How often do you use the word ‘try’?

As in, “I’m trying to eat more healthy”, or I’m trying to shift some weight”?

I want you to take note of the word ‘try.’

You see, ‘try’ is a deceptive, tricky, insidious word.

When we use the word ‘try,’ we feel all virtuous and warm inside because well we’re on the way to achieving the thing we’re ‘trying’ to do.

But ….

….the message our unconscious mind receives is —” yeah, I’m kinda interested, but when push comes to shove, I’m probably not that serious.”

The word try provides us with an out.  Or an excuse for when we don’t do the thing we said we were going to do.

“Well… at least I tried!!!”

Think about it.

If you’re talking to a tradesperson, you need something done at your house, and you know instinctively whether their van will be in your driveway at the agreed time—just by listening to their language.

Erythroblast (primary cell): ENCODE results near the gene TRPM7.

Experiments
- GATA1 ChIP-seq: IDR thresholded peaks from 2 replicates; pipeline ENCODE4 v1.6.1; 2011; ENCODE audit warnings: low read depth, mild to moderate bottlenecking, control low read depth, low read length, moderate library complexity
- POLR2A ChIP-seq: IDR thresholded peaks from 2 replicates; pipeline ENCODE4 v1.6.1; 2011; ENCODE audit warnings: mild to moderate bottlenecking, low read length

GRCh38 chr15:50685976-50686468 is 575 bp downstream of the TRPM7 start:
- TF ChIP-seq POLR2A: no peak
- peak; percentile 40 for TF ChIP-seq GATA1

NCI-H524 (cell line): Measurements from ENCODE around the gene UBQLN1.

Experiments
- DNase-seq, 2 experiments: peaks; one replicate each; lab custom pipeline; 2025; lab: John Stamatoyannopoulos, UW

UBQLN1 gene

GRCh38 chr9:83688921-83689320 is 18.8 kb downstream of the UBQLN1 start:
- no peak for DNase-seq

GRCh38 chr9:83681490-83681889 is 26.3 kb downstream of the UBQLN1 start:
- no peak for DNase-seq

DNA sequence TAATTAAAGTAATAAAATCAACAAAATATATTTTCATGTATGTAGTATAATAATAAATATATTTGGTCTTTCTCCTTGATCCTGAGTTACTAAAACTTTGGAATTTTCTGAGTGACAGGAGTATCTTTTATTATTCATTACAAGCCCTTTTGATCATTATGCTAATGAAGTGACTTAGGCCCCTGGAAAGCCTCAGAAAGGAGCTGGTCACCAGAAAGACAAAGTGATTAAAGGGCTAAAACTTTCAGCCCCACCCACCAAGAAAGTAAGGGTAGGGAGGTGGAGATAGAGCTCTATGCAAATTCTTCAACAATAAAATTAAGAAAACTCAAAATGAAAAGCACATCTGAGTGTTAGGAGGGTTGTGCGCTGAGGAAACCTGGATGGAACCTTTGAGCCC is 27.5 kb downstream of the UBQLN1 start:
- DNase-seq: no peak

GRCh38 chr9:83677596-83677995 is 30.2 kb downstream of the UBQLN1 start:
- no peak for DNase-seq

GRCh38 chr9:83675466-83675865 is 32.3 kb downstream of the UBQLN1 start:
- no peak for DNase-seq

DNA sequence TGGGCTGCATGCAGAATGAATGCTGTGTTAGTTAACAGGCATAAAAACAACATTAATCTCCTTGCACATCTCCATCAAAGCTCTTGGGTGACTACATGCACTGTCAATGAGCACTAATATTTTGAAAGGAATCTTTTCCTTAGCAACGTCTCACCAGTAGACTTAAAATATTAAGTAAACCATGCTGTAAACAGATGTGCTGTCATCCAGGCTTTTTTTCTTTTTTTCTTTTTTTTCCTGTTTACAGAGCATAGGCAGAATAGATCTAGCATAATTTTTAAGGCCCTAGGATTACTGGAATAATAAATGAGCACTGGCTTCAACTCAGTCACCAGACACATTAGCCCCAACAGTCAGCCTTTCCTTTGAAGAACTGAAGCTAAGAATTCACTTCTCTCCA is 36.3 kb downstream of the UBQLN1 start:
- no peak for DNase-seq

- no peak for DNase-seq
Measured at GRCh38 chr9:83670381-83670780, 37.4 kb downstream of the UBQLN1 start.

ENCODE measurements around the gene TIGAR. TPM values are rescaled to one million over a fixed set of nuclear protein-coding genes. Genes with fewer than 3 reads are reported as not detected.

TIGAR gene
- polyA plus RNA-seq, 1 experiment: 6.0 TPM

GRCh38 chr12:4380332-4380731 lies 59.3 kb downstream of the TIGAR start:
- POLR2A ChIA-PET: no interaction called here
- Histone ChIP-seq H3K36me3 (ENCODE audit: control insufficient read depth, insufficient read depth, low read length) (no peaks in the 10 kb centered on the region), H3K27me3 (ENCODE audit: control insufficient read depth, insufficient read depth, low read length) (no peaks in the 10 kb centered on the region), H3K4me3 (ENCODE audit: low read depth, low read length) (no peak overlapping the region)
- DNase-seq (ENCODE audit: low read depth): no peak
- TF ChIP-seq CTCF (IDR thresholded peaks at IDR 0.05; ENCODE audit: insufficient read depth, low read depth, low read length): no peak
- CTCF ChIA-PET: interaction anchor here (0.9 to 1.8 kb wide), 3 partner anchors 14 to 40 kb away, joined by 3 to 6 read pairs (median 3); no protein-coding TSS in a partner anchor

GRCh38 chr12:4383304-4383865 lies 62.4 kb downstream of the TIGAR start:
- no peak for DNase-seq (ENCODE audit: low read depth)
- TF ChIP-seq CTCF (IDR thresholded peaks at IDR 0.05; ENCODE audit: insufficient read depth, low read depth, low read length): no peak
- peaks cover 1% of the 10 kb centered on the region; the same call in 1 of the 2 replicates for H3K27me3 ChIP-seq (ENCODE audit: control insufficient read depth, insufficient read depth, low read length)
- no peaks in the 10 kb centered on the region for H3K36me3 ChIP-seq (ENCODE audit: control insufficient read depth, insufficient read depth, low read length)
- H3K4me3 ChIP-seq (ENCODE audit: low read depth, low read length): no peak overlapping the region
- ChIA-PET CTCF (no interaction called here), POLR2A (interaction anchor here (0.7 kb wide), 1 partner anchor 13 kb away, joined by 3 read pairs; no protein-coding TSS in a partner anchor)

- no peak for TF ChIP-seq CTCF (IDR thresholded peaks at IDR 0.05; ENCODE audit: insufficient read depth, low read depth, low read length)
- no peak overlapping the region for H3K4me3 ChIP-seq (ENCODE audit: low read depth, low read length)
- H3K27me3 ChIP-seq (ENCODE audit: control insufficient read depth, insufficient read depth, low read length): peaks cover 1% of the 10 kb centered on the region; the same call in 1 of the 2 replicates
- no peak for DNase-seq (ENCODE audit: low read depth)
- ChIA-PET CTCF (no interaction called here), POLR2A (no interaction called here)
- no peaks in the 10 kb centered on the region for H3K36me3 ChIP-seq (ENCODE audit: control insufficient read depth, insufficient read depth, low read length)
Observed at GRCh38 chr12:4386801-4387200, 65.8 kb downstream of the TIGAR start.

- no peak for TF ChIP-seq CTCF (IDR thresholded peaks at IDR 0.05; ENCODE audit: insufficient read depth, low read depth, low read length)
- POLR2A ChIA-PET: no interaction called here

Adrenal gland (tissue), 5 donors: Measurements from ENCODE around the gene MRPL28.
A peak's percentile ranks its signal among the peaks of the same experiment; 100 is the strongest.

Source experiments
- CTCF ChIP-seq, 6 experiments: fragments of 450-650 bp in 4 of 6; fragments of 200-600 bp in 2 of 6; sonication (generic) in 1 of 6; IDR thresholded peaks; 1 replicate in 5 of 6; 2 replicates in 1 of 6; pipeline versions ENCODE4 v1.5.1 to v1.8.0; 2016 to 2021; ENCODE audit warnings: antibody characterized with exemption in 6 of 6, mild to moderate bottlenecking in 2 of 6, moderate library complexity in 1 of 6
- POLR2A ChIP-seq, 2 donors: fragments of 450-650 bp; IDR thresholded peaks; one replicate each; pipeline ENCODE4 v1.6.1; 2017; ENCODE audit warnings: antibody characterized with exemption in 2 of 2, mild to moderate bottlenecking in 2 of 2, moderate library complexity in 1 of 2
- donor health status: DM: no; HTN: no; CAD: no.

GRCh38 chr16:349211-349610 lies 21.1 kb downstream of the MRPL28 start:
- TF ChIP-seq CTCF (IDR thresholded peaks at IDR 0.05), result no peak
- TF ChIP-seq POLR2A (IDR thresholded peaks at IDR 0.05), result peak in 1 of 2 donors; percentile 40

If they say, “Yeah, sure, I’ll try and be there on Thursday afternoon,” good luck, because it’s unlikely they’ll arrive.

When you chase them on Friday to find out what’s going on, there’ll be some litany of excuses and rationalisations or some such or another.

“I tried to be there but well…….”

Their integrity is intact.

Because, after all, they tried, didn’t they?!

However, if the tradesperson says, “I’ll be at your place Thursday 3pm,” you know, without a shadow of a doubt, intuitively— THEY WILL be at yours Thursday 3pm.

Hear the commitment in their language?

THEY WILL BE THERE!

It’s a subtle but powerful distinction.

So, start to listen out for when you use the word ‘try’—whether it’s speaking to yourself, or with your partner, or your child.

Remember there is no such thing as trying.

You either do it, or you don’t.

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